Godzilla Minus One Review

Listen to us talk about possibly the greatest monster franchise ever, and how it just keeps getting better. Synopsis Directed by Takashi Yamazaki, Godzilla Minus One follows the story of Koichi (played by Kamiki Ryunosuke), a kamikaze pilot at the end of WWII who didn’t wanna go full kamikaze so he says that his plane is faulty and lands on Odo Island for repairs. Once there, a baby Godzilla arrives and decimates everyone, except for Koichi and Tachibana, the head repairman. Koichi eventually makes it back to his home in Tokyo to find that his parents are dead and Tokyo has been almost flattened by the war. Koichi encounters a girl named Noriko (played by Minami Hamabe) and she latches onto him for support for her and the baby she is carrying, and they become a happy family. A couple years later, Godzilla comes back, bigger and better than ever. Will Koichi defeat the monster? You’ll have to wait and see! Review of Godzilla Minus One This movie has it all. It had me laughing, crying, shocked, upset, and enthralled. To bounce from hard hitting emotional scenes to incredibly jarring and crazy action scenes and have it effortlessly flow is extremely difficult, yet director Yamazaki did it seamlessly. It was a wonderful movie that depicts Japan’s ruin and rebuilding after WWII, and how the war never left anyone’s minds even for a second. Oh, and Godzilla was absolutely killer. I have never seen another Godzilla movie in full before, but I can tell that they went back to the basics and kept what worked from the original and newer films. From the score, to the visual effects, to the character building, it was absolutely flawless. The Japanese invented Godzilla, it’s only right that they are the best at making films about it. Score 10/10


Night Swim Review

Synopsis When Kurt Russell's son is forced into retirement from the MLB, he and his family move to a new house with a pool. The pool ends up being a death trap for his family and the neighborhood. But not in the normal way, this pool is extra scary because… that’s right there’s no gate! But actually it gets worse, the pool is also haunted or something. Review of Night Swim Night Swim is produced by Jason Blumhouse, and like most of his horror movies, this one stays in the shallow end of the pool. The main features of Night Swim are recycled tropes from much better horror movies. You’ll recognise borderline theft of the IT sewer scene, and the father descending into madness ala The Shining and Amityville Horror. It is an interesting concept to set a horror movie around a haunted pool. It taps into some latent fears about pools and deep water in general, but this movie definitely doesn’t crack the code and come up with a convincing premise. The ideas all seem half baked and made up as they went along. Is it a ghost? Are there many ghosts haunting the pool? Is the water an entity in itself? Is it a monkey's paw? Sure yeah, whatever. So really the main thing that the film suffers from is a lack of commitment. There are many interesting ways you could go with it. Personally, I would have made the pool be haunted by the ghost of Marco Polo, and gone full horror comedy. The dialogue is also pretty on the nose at times, and feels like a paint by numbers script. There aren’t really any standout performances, but Kerry Condon as the mother is probably the most compelling and believable out of the cast. It’s not a terrible movie, but is very predictable and as MAx and Sydney would call it, “mid”. Score 5/10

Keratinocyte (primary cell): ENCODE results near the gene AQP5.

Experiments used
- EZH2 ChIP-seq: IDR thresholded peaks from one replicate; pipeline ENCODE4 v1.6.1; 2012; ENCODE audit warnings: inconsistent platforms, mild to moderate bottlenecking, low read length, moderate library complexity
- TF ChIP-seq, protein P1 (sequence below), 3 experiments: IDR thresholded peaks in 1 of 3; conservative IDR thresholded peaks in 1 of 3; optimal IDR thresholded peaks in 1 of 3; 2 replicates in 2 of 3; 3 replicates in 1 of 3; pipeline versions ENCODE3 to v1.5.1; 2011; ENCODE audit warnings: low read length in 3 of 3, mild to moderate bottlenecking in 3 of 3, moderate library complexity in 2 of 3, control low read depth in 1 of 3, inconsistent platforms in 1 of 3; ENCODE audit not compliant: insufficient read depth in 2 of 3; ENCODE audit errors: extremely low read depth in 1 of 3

When Evil Lurks Review

It's a new year and a new set of hosts! Listen up as Bryce announces the new permanent cohost(s?) of Horror Movie Talk, then we get right into reviewing When Evil Lurks. Synopsis When Evil Lurks is directed by Demian Rugna who also directed a film you may recall Terrified or Atterados. In this film, two brothers living on a farm find a man infected with a demonic disease. In order to save the town and themselves they do what they can to get rid of the man, but things quickly get out of hand. Our main character Pedro played by Ezequiel Rodrígue is rough, stern and a natural-born leader to his brother Jimi played by Demián Salomón who kind of just does whatever his brother says. The film gives a nuanced take on possession and while I think Terrified was scarier, this has a better story. Review of When Evil Lurks When Evil Lurks is heavy and doesn't pull any punches. The violence is brutal and shocking and the makeup on the possessed people makes them look truly disgusting. The characters seem like real people and often dont make the greatest decisions, but are just doing the best they know how to do. The movie feels fresh and puts its own spin on demonic possession, but to say that this movie should be lumped into the same category as a movie like the exorcist believer is laughable. Though it uses the words demonic possession, it really ends up being something very unique. It feels like we as the viewers get to peer into the minds and culture of a deeply superstitious town in argentina which is an impressive thing to do. One of the best parts about this movie to me is that it introduces so much lore that people from this town all seem to just kind of know and understand as the truth, yet I never felt like I was struggling to catch up or understand where they were coming from. It is unsettling, and every scene feels like something new. Score 9/10